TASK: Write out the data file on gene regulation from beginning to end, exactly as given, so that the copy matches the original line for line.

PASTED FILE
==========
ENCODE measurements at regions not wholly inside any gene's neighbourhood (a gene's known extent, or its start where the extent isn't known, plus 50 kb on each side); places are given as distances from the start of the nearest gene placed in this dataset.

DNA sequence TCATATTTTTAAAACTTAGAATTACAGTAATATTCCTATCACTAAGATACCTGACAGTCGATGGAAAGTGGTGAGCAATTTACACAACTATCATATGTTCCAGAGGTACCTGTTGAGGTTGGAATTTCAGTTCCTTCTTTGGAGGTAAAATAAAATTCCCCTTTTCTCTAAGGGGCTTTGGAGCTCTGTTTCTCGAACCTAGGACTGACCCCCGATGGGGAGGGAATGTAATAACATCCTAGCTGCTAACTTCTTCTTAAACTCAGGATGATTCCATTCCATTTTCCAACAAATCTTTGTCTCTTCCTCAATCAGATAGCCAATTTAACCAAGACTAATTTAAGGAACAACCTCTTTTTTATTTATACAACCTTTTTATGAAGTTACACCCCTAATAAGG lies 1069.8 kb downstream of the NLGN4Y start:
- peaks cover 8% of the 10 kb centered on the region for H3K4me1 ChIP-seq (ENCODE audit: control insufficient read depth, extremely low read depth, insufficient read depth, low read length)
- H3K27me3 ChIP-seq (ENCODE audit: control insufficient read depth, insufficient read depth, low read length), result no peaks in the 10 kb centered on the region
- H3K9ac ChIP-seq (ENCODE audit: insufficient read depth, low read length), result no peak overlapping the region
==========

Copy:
ENCODE measurements at regions not wholly inside any gene's neighbourhood (a gene's known extent, or its start where the extent isn't known, plus 50 kb on each side); places are given as distances from the start of the nearest gene placed in this dataset.

DNA sequence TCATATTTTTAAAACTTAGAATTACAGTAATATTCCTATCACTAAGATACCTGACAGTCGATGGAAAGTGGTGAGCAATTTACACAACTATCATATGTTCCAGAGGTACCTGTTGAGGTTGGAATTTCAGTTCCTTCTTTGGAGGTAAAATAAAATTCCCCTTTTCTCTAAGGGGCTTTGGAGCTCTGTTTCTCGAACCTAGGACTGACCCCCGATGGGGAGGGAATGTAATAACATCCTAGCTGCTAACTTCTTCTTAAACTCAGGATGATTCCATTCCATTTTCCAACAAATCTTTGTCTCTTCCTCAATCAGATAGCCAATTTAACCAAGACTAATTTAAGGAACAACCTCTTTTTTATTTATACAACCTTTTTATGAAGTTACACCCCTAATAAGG lies 1069.8 kb downstream of the NLGN4Y start:
- peaks cover 8% of the 10 kb centered on the region for H3K4me1 ChIP-seq (ENCODE audit: control insufficient read depth, extremely low read depth, insufficient read depth, low read length)
- H3K27me3 ChIP-seq (ENCODE audit: control insufficient read depth, insufficient read depth, low read length), result no peaks in the 10 kb centered on the region
- H3K9ac ChIP-seq (ENCODE audit: insufficient read depth, low read length), result no peak overlapping the region